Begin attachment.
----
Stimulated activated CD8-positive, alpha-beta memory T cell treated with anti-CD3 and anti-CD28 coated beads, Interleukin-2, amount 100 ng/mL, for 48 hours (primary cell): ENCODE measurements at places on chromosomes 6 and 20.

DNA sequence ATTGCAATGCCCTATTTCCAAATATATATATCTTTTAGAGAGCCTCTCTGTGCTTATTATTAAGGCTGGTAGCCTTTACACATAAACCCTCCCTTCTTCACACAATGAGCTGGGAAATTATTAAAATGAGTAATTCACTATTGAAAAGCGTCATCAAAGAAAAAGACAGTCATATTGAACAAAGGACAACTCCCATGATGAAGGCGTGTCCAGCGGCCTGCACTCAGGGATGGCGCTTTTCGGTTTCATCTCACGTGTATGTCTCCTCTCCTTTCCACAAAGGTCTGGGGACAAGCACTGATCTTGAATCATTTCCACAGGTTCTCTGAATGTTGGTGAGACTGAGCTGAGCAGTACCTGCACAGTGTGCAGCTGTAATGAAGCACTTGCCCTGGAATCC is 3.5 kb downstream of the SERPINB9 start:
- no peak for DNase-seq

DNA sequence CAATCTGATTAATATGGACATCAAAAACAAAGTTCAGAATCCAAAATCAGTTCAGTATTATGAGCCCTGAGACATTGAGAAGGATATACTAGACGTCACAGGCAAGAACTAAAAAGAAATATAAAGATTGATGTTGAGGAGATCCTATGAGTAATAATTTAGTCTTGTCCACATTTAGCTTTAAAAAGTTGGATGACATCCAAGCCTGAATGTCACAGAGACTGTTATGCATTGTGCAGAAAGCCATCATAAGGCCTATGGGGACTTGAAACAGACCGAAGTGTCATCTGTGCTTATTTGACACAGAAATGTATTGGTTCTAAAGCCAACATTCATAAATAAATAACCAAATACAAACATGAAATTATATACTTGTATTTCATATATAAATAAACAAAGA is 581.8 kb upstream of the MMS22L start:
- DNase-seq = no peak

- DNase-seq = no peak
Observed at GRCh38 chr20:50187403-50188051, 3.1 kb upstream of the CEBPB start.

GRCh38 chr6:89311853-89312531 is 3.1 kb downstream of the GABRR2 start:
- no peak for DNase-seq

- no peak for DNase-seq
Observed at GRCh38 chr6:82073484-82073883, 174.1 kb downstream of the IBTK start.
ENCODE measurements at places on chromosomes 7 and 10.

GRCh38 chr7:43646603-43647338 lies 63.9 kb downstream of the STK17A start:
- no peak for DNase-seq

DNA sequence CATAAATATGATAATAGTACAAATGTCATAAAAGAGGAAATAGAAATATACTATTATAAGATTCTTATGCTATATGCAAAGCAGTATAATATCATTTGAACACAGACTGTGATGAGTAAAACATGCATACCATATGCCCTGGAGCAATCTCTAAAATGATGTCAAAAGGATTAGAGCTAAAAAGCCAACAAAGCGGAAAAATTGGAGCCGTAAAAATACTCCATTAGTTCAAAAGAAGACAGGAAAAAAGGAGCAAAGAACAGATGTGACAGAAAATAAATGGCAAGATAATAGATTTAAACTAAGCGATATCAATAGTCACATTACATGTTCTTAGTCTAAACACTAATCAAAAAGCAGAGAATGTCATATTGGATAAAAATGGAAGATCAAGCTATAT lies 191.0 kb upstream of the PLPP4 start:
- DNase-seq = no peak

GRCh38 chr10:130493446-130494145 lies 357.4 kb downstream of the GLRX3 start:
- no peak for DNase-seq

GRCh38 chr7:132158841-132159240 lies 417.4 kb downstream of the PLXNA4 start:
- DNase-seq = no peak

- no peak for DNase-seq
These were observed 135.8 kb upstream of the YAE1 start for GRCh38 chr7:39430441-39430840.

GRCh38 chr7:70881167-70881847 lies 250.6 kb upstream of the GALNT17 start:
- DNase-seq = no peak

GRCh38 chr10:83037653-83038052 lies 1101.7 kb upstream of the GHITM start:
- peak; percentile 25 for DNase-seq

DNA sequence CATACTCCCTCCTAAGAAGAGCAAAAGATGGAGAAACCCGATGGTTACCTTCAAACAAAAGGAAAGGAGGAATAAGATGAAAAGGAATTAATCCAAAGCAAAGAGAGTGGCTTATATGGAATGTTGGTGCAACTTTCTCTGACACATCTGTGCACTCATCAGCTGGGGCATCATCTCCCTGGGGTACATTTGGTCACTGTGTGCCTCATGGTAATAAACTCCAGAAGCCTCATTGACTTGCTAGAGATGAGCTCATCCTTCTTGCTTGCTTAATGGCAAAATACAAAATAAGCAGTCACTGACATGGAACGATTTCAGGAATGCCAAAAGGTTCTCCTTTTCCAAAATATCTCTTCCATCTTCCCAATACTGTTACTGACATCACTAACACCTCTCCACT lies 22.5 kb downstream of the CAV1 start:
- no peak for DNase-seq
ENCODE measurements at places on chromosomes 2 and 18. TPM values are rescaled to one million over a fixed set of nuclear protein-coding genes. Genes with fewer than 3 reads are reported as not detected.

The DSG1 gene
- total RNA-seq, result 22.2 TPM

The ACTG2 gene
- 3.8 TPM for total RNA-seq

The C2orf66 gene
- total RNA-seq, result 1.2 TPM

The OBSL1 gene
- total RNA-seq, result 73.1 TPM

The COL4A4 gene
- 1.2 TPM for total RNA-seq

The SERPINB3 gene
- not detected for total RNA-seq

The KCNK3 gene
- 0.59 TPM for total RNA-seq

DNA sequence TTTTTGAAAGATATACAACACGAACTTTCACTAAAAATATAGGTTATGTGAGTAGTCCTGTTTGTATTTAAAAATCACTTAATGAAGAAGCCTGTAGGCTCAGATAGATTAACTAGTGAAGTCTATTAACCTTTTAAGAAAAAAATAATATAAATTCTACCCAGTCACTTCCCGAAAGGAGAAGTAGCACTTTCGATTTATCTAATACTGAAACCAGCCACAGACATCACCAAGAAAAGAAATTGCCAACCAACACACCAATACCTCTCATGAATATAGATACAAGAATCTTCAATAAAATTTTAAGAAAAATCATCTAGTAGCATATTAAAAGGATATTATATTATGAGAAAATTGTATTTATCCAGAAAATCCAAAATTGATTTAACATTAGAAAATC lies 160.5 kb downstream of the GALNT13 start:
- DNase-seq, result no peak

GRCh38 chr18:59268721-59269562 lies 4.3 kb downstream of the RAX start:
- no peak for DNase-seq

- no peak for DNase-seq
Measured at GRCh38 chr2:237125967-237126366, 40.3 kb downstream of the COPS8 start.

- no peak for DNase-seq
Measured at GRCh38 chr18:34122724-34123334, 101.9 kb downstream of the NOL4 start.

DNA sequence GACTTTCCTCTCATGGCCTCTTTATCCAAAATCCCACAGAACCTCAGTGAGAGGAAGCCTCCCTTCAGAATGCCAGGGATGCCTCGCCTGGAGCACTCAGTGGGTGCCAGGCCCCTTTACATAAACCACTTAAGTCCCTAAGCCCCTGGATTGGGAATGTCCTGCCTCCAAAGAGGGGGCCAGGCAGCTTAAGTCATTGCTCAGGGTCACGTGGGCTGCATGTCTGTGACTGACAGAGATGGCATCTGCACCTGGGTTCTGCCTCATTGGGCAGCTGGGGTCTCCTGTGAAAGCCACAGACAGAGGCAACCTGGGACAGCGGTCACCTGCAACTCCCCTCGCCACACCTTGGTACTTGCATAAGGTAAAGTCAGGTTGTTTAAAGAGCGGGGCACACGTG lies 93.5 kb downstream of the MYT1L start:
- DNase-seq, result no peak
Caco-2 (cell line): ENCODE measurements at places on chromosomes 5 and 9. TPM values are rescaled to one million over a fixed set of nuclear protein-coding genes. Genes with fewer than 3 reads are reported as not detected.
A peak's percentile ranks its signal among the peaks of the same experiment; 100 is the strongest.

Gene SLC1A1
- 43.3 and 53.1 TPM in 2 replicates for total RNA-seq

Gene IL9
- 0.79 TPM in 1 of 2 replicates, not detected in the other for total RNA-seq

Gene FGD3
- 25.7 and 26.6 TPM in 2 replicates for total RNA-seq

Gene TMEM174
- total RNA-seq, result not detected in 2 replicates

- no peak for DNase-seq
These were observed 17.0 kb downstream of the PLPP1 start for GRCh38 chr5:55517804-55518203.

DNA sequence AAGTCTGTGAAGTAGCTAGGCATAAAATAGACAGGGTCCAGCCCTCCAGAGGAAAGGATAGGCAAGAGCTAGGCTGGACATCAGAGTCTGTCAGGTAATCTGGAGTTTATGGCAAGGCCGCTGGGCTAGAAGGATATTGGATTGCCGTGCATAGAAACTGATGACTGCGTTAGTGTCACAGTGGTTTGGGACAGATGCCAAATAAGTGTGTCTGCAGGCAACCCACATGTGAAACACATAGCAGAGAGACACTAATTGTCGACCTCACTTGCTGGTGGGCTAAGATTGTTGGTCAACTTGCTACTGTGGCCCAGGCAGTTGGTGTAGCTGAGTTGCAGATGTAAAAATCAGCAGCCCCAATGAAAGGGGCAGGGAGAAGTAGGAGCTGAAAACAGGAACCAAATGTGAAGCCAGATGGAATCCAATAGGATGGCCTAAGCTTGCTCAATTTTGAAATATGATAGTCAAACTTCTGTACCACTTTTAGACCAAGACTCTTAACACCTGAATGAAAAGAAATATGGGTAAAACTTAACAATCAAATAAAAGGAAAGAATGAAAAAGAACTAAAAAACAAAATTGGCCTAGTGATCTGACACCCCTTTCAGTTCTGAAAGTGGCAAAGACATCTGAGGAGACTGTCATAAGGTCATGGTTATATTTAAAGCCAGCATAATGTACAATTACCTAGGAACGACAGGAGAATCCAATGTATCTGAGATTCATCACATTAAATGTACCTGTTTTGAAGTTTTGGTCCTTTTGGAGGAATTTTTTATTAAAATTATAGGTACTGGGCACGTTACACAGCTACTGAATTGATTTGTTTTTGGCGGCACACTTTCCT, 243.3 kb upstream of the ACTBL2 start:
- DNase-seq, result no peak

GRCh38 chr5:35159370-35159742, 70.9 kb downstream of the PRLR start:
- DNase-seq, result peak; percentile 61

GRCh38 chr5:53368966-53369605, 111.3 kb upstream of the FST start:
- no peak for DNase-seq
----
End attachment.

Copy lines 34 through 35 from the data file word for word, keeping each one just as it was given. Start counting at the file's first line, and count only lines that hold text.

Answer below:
The C2orf66 gene
- total RNA-seq, result 1.2 TPM